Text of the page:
Up in (Technicolor) Smoke
Roleplaying Log: Up in (Technicolor) Smoke
Participants
IC Details
Synopsis:

Lena Zelle gets a visitor.

Other Characters Referenced: Bruce Wayne
IC Date: July 11, 2019
IC Location: The Punchline, Gotham
OOC Notes & Details
Posted On: 26 Jul 2019 01:44
Rating & Warnings: G
NPC & GM Credits:
Associated Plots

One of the men hired for security came to deliver a message during business hours.

The party was in full swing with a number of notables in attendance. The favored and tragic son of Gotham, Bruce Wayne, among them.

Lena Zelle had been biding her time, waiting for an opportune time to cut in and make conversation. Unsurprisingly, this proved difficult as a rich and influential man surrounded himself with his rich and influential friends.

But here another man was. A man in her employ, delivering a verbal message.

She tried to return it to sender, but he’d none of it.

And thus, quietly, hopefully without anyone noticing, Lena Zelle disappears from the floor and makes her way to the few rooms upstairs. Her bedroom’s down the hall, but that’s not where she goes.

No, instead, she makes her way into the business office that she’s established for herself.

It’s not dressed up the way the downstairs is, rehabilitated to a shine. Instead, it shows all the signs of its humble and crumbling existence before she and her mysterious partner whirled into its awareness. Once-sumptuous fabric wallpaper, faded. The plaster walls and hundred year old hardwood, unwaxed and susceptible to the not-so-rare creak, lets the loud band music filter through from downstairs with only just a little muffling. The ceiling has been repaired, at least, and sports a new coat of plaster and paint—the promise of renovations still to come. She’s found an enormous red Oriental rug to spread across the floor, hiding the worst of its shortcomings, and a large sprawling desk sits atop that.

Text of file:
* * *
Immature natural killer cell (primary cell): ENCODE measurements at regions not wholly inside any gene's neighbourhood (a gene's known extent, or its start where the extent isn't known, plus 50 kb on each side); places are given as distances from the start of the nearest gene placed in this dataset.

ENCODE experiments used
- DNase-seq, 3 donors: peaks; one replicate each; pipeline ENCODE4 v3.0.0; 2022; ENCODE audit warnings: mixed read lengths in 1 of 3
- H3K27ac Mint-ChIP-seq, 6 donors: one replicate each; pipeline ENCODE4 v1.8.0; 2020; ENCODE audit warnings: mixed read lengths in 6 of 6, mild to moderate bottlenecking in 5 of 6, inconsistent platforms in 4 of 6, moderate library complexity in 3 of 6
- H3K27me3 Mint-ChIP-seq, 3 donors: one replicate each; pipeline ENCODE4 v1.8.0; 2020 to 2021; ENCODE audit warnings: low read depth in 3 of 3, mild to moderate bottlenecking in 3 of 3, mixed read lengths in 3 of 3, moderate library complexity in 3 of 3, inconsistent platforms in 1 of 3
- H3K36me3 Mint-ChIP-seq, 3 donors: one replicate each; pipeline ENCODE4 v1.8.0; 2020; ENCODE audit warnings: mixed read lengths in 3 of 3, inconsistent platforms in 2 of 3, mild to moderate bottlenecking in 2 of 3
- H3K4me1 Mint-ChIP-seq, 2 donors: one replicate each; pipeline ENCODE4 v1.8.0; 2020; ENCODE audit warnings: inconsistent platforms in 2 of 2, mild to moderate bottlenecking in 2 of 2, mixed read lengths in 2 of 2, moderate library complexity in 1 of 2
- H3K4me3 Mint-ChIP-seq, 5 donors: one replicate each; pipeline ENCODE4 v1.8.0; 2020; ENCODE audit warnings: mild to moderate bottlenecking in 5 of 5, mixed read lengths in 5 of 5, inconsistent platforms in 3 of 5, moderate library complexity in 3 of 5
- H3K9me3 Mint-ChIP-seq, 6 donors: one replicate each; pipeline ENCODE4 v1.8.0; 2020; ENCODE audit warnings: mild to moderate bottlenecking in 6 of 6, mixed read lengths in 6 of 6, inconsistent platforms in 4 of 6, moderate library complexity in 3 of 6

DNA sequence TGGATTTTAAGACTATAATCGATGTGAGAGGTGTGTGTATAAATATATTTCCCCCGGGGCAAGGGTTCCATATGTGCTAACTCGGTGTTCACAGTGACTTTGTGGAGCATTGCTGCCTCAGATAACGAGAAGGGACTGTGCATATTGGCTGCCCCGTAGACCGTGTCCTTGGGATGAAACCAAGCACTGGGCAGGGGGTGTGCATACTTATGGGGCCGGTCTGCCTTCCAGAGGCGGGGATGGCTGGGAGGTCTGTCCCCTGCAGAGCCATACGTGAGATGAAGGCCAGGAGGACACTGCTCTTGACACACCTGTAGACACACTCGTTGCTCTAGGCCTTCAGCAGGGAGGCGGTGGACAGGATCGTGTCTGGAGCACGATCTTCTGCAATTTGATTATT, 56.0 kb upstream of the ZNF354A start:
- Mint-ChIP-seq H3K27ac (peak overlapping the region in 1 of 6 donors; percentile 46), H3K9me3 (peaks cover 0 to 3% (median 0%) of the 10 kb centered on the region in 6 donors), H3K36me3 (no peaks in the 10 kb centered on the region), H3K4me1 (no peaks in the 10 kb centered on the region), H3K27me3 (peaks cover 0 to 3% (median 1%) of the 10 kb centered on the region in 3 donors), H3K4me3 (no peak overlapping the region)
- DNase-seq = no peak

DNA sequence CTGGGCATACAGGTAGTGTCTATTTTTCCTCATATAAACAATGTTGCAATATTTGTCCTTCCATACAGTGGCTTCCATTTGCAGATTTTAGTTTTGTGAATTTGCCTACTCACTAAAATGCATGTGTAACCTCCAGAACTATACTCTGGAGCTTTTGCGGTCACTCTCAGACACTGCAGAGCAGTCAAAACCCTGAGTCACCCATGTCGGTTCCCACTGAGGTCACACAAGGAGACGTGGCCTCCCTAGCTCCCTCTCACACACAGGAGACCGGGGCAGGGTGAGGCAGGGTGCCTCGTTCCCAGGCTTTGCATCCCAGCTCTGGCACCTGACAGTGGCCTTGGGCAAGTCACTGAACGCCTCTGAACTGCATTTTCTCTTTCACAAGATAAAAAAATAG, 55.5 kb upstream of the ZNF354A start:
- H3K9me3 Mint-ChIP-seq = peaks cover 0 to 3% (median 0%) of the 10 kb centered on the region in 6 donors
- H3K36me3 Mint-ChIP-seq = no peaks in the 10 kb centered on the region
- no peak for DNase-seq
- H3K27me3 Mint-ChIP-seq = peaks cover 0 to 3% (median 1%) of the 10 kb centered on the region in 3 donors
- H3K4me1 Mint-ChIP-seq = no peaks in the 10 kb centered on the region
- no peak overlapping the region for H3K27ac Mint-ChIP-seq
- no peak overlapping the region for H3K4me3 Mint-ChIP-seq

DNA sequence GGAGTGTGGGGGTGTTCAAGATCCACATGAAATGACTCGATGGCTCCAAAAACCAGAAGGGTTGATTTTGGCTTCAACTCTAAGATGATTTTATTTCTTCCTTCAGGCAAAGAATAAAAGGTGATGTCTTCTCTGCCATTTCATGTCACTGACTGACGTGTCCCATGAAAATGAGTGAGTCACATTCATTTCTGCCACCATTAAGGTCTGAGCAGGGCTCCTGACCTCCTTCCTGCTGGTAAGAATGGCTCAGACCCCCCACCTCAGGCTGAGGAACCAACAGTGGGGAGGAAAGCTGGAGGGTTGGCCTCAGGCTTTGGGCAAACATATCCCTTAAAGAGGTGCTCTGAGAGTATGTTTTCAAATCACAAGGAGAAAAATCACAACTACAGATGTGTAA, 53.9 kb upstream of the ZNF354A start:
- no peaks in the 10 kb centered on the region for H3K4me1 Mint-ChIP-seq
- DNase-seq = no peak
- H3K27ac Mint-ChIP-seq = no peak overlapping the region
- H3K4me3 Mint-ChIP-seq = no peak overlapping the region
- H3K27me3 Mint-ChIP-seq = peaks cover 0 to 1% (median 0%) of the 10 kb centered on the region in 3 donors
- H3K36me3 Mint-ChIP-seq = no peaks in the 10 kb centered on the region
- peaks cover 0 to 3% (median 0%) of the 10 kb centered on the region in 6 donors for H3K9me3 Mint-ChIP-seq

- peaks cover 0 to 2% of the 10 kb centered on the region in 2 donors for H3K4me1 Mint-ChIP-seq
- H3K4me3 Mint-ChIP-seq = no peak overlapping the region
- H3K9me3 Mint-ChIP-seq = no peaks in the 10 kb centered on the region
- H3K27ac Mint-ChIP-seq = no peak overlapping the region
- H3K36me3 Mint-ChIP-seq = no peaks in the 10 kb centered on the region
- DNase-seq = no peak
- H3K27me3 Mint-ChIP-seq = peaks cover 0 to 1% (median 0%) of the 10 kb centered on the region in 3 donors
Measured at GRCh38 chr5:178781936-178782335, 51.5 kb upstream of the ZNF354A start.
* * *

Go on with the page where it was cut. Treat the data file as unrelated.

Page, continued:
Built-in bookshelves—clean but unpolished—are sparsely filled with a handful of books, a few ledgers, and few decorative urns. The fullness of Russian literature consorts with a vapid romance novel or two there.

The windows are bare, letting the dim light of the wall sconces bleed into the Gotham night and the alleyway below.

When she steps inside the office, Lena’s countenance is a frustrated one. Her dark hair with its exquisite finger waves frames her delicate features beautifully, even as it settles against the shimmering silver of her beaded T-length gown and her pale skin.

“This is really a terrible time,” comes the snappish opening from forth her wine-red lips. “Perhaps you should come back in the morning during my office hours, when I don’t have a full house downstairs.”


He'd been quite insistent. He's typically been the type to breeze in and out of people's lives as is most convenient for him, but he's always entertained a certain demand for an audience, much in the fashion of a grisly car accident. And there's been so many of those lately. No one can tear their eyes away when even the fire trucks are running off the road.

The room, at least for the moment, is dominated by that sprawling desk. Consequently, he's taken great care to take over the chair at the head of the desk, long limbs slung over and folded into the plush reds of recovered and aged grain leather. The reds clash garishly with the purple bolt of fabric that sags over one armrest, a folded corner of the tail of a longcoat. The elaborate and lush card suit patterning of the coat's silken lining forms a stark contrast to the dressed up environs of the otherwise barely-in-repair detail of decorum.